SOUTH BEND — The future security and prosperity of the United States and the world depend to a large degree on maintaining a properly armed, trained and funded American military, U.S. Secretary of Defense Robert M. Gates told the University of Notre Dame’s graduates of the class of 2011 during Sunday morning’s commencement.
Although the nation faces great fiscal challenges, a strong military is necessary to sustain alliances, protect trade and reduce the chances of future wars, Gates said during the ceremony in Notre Dame Stadium. He was the principal speaker and received an honorary degree.
It’s a recurring theme for Americans to conclude after each war that the fundamental nature of man has changed, and that our nation will no longer have to rely on "size, steel and strength," he said.
That would be a mistake, according to Gates, who is retiring next month.
"If history — and religion — teach us anything, it is that there will always be evil in the world, people bent on aggression, oppression, satisfying their greed for wealth and power and territory, or determined to impose an ideology based on the subjugation of others and the denial of liberty to men and women," he said.
More than 3,100 students received their degrees under sunny skies on the field in Notre Dame Stadium.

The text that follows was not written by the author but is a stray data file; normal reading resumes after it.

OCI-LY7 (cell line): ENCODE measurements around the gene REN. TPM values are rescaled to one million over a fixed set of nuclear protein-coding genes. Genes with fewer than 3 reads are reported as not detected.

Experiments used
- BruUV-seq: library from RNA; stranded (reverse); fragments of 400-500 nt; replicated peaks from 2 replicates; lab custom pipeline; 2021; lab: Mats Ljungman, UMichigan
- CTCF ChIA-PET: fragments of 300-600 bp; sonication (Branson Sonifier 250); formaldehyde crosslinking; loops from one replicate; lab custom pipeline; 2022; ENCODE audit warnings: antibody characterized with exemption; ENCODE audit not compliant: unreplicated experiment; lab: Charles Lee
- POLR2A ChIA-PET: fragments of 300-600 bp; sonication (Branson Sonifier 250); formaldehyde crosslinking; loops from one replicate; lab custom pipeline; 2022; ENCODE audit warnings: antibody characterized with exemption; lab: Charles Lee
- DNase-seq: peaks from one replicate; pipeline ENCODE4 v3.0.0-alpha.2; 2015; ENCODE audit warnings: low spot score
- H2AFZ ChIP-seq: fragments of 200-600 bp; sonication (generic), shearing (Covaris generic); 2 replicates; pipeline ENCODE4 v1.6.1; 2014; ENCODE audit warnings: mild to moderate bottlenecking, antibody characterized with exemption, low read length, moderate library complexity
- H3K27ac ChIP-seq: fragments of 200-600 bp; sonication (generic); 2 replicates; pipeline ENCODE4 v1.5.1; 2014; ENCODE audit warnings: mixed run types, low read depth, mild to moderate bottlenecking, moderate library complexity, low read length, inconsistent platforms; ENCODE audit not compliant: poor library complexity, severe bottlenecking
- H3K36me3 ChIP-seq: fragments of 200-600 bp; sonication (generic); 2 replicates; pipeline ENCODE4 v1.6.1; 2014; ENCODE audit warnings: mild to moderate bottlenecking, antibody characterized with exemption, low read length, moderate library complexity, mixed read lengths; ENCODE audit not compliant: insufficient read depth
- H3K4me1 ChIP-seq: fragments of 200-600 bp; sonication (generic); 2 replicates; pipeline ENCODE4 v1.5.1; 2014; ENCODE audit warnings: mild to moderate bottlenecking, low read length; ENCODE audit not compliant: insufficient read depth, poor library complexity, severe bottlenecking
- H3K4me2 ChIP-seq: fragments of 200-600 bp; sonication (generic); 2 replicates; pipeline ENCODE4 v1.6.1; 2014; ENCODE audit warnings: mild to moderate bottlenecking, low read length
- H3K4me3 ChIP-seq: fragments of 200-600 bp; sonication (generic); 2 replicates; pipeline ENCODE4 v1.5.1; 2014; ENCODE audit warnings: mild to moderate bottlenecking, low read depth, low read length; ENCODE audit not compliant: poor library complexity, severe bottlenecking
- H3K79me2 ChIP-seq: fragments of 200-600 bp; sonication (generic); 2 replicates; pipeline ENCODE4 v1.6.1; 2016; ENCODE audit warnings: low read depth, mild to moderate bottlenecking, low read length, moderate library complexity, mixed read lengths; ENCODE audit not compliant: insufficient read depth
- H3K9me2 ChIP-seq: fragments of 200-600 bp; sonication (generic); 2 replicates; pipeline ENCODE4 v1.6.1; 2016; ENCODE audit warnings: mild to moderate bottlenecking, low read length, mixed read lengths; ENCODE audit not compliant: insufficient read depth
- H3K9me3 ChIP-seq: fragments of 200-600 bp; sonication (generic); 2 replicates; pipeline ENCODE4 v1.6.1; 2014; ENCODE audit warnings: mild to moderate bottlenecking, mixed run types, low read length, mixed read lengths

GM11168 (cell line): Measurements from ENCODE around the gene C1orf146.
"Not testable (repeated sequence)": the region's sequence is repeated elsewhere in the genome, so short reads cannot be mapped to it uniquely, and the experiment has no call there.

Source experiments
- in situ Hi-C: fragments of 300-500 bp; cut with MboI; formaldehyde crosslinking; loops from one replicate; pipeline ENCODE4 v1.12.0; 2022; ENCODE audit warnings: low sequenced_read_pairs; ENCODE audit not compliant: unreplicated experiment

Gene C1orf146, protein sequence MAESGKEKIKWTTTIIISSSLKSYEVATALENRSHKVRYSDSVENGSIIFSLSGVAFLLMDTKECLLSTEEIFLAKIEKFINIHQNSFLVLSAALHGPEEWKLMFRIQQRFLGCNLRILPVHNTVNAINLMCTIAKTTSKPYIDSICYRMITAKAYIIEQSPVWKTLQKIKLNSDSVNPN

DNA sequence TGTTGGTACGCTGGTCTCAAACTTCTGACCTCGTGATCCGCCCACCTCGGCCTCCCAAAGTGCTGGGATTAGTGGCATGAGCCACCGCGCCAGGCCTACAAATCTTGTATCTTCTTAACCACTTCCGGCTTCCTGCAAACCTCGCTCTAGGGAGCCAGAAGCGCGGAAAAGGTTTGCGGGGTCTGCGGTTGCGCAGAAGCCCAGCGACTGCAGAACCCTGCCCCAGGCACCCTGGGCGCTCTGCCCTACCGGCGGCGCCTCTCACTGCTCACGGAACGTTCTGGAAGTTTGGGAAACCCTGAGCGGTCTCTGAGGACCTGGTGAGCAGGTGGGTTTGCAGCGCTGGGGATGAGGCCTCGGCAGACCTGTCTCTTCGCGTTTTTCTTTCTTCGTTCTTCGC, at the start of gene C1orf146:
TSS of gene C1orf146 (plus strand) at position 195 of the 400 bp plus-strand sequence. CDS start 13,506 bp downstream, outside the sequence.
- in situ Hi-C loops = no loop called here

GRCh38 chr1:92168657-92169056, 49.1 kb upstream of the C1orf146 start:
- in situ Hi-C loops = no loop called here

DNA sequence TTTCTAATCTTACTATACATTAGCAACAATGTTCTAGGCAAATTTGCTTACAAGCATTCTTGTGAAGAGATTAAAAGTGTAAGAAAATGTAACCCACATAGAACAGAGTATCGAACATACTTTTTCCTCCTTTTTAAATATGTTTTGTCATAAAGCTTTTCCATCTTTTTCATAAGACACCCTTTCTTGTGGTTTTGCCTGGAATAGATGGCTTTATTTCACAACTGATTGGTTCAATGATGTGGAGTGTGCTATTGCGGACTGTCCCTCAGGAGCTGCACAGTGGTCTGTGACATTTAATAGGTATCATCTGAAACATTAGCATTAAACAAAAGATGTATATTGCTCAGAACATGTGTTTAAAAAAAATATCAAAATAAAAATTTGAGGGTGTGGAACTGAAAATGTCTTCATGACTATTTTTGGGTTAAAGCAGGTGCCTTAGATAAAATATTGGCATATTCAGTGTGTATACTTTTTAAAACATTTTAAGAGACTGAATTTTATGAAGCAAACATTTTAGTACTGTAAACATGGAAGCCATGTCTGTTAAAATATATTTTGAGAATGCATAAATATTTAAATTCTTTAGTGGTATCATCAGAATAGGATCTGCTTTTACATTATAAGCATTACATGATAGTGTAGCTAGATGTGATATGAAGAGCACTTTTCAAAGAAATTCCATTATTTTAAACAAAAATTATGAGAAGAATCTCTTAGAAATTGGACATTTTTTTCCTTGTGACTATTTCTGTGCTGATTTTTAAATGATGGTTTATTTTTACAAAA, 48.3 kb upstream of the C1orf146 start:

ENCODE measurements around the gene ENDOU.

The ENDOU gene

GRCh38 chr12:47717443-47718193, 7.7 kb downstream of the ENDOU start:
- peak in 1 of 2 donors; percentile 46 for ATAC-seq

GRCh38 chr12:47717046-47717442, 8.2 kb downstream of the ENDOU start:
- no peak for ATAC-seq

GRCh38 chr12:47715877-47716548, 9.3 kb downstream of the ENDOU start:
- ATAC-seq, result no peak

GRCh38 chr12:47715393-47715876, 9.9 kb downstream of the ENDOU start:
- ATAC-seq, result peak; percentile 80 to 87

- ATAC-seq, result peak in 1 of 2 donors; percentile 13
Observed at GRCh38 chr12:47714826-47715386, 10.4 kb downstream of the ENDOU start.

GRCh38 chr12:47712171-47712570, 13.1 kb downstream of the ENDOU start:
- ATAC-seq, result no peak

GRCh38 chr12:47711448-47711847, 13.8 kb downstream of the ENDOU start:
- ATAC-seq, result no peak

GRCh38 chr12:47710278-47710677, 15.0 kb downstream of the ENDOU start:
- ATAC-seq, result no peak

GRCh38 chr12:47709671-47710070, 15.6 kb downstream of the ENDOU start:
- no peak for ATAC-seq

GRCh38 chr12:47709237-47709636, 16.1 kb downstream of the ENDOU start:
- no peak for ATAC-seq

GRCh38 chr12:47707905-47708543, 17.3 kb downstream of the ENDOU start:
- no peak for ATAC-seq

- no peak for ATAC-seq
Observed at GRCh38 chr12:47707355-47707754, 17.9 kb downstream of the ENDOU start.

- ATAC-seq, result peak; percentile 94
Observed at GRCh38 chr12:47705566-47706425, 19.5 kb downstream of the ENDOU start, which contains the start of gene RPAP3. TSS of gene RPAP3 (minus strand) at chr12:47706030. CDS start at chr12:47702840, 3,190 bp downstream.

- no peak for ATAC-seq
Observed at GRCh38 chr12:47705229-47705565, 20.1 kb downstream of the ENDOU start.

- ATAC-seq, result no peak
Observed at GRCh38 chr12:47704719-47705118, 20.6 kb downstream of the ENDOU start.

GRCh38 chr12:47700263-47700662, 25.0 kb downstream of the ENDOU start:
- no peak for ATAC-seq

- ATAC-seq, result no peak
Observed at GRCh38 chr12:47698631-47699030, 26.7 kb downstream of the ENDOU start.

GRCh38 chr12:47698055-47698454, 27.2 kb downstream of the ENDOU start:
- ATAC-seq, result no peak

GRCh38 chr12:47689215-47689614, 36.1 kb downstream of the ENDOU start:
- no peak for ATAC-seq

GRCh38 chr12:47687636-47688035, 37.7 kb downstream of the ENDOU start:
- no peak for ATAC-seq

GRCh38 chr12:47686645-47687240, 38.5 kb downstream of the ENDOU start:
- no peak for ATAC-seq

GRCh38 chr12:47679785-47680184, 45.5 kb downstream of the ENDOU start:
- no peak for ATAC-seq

Gates described himself as a strong advocate of soft power — using diplomacy and development in the interest of foreign policy and national security.
"But make no mistake, the ultimate guarantee against the success of aggressors, dictators and terrorists in the 21st century, as in the 20th, is hard power — the size, strength and global reach of the United States military," he said.
Gates urged the graduates to continue Notre Dame’s tradition of public service in their lives after graduation.
Among those also honored Sunday with honorary degrees were former Notre Dame football coach Lou Holtz and retiring Notre Dame Alumni Association director Charles F. "Chuck" Lennon. A beaming Holtz received a loud round of applause from the crowd even before his name was read and he stepped to the 50-yard line to receive the degree.
For the full story, check back later on this Web site and read Monday’s South Bend Tribune.